Hotel magnate Conrad Hilton. Hilton was born in 1887 in what is today New Mexico, and worked in the family businesses (a general store, bank and hotel, among others) as a youth. After attending military school and college, he served in the newly formed New Mexico House of Representatives from 1912-1914, then started a bank of his own. When World War I broke out, he enlisted and ended up serving two years in the Quartermaster Corps.
When Hilton came back to the United States in 1919, he found himself staying the night in the failing Mobley Hotel in Cisco – a small, oil-booming Texas town near Dallas – after trying unsuccessfully to buy another bank. Thinking of how he could make the hotel more successful clarified the ideas that would ultimately enable him to build the Hilton Hotels empire, the first truly international hotel chain and a corporate embassy, of sorts, for the United States wherever it put down roots.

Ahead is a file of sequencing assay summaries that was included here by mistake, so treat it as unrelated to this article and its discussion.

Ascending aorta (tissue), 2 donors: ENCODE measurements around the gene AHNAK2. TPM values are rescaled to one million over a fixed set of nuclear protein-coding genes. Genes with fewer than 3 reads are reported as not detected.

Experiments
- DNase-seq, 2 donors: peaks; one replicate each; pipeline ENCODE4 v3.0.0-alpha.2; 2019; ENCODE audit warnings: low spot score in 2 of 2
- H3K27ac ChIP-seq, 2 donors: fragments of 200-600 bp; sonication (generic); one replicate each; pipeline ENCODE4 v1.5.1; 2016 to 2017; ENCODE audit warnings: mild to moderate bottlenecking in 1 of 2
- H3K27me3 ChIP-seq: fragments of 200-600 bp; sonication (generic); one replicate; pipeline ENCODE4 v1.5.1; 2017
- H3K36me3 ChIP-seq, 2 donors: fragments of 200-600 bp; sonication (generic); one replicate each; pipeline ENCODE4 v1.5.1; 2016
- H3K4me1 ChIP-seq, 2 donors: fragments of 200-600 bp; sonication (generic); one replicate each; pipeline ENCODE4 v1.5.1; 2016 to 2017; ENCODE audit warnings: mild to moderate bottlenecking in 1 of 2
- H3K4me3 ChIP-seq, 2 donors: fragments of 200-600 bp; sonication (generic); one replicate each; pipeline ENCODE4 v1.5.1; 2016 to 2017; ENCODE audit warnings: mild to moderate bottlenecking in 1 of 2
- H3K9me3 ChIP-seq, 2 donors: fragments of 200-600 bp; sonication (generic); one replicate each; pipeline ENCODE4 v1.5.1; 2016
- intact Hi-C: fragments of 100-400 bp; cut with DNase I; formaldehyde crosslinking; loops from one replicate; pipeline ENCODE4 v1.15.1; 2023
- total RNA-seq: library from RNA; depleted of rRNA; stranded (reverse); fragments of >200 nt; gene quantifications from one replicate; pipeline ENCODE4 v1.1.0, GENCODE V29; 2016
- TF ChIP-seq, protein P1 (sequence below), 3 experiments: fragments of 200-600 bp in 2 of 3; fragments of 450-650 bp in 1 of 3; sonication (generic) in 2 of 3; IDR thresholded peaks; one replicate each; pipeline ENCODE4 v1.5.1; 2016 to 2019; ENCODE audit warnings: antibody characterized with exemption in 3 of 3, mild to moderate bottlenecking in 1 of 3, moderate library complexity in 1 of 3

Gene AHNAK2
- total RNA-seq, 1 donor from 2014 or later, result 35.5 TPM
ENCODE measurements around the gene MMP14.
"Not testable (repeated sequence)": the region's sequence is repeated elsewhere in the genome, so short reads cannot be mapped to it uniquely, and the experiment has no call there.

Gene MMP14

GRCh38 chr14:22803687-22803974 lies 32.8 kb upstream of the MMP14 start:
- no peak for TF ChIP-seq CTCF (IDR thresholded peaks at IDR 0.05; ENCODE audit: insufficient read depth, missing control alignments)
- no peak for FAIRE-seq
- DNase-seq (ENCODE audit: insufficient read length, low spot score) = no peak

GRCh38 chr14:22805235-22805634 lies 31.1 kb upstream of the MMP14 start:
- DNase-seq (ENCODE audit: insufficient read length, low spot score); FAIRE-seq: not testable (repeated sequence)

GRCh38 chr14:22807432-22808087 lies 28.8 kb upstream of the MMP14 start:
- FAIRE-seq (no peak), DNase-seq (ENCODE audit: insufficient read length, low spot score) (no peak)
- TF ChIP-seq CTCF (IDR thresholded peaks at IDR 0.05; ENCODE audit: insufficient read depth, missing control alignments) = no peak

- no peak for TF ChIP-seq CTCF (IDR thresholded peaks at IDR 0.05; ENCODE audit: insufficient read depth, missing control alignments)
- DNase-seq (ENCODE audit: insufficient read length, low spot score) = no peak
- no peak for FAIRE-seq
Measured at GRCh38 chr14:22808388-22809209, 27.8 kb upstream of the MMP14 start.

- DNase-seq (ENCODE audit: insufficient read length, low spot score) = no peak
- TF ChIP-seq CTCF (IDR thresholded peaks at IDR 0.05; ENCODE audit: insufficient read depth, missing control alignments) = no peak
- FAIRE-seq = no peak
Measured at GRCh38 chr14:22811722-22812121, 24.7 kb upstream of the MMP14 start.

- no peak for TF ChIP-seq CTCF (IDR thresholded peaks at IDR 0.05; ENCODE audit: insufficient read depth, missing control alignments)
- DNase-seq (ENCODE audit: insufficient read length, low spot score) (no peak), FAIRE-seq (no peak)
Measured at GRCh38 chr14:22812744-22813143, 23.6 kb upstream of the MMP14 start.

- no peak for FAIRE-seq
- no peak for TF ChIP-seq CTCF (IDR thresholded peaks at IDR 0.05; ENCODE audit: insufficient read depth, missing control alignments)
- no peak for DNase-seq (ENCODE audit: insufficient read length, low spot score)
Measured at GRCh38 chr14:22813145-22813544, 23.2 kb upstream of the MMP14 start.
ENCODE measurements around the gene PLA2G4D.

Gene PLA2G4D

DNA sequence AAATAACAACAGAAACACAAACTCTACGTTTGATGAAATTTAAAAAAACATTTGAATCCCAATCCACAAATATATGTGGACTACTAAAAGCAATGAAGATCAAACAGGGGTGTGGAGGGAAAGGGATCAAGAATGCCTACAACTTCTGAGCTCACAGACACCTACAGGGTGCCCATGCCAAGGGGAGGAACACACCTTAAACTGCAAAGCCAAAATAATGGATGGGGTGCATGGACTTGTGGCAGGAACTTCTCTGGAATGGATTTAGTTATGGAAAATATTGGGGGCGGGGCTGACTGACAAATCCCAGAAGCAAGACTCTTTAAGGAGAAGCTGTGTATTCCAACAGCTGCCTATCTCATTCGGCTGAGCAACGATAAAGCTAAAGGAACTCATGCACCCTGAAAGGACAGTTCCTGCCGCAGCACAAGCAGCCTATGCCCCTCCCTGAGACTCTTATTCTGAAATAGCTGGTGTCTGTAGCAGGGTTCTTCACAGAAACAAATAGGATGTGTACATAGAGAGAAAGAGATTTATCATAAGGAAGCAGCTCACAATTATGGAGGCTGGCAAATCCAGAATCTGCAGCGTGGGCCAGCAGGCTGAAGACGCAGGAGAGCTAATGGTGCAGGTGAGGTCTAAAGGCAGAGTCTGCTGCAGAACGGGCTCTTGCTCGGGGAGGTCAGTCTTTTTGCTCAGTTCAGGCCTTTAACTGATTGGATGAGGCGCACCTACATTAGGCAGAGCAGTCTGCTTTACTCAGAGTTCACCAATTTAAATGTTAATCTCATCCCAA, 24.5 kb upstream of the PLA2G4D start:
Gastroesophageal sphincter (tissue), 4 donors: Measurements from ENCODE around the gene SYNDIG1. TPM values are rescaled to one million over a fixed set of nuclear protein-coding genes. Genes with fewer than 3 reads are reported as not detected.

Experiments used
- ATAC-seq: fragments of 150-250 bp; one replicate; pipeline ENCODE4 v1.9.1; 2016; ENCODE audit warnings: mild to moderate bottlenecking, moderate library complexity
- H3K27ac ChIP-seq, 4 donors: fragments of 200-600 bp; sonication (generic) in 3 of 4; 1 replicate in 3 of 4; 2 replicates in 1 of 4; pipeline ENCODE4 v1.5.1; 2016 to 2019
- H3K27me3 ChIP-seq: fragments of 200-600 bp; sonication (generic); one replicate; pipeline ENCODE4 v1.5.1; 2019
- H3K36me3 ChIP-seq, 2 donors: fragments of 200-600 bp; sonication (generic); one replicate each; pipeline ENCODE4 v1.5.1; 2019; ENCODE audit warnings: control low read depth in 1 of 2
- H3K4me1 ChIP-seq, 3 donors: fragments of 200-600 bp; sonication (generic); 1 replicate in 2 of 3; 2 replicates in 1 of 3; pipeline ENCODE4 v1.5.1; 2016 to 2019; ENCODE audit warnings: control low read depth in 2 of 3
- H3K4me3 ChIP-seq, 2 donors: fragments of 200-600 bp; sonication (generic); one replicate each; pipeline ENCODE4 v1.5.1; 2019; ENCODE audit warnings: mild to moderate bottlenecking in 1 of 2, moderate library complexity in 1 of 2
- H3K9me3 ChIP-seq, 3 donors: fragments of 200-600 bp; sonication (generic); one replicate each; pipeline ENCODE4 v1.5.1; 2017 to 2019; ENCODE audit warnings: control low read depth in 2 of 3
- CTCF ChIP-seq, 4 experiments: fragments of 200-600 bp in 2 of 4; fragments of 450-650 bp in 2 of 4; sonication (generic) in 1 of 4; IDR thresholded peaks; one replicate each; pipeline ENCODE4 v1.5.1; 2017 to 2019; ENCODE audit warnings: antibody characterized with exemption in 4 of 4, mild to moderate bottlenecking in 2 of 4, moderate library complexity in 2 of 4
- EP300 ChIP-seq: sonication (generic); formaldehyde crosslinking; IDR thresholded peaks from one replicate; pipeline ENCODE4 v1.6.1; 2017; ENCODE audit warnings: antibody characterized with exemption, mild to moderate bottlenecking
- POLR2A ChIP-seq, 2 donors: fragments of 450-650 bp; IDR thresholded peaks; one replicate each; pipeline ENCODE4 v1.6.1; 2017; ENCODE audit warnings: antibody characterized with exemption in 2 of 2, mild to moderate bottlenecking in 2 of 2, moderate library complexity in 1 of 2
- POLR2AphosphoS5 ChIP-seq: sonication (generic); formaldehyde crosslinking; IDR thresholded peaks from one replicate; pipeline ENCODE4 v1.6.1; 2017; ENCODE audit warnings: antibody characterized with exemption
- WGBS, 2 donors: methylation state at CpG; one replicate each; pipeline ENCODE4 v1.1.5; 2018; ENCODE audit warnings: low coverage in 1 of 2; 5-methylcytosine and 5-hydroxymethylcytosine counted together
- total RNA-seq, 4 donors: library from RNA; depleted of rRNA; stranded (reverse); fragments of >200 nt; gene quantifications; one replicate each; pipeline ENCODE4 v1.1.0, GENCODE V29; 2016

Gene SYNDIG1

Hilton bought the Mobley and went to work. He was battered, but not broken, by the Great Depression of the 1930s. Securing loans, he went right back to the business of buying existing hotels and opening new ones – one at a time. He even got back some of the ones he had to sell during the downturn. When he died in California in 1979 at 91, Hilton Hotels was an international juggernaut in the industry, and remains so today.
At the same time, Hilton was looking to the future in another realm. He became a charter member of Post 58 in El Paso, Texas, just across the border from his home state of New Mexico – and remained a member of the post, regardless of where he was living, for the rest of his life. He even contributed to a Legion public relations campaign in 1961, writing that the first Legionnaires (of which he was one) had created "a vigorous defender of basic American principles of justice, freedom and equality of opportunity. I am proud to have been a charter member of my post." Hilton himself had created outposts of American prosperity in action around the world – an important message itself in the mid-20th century and beyond.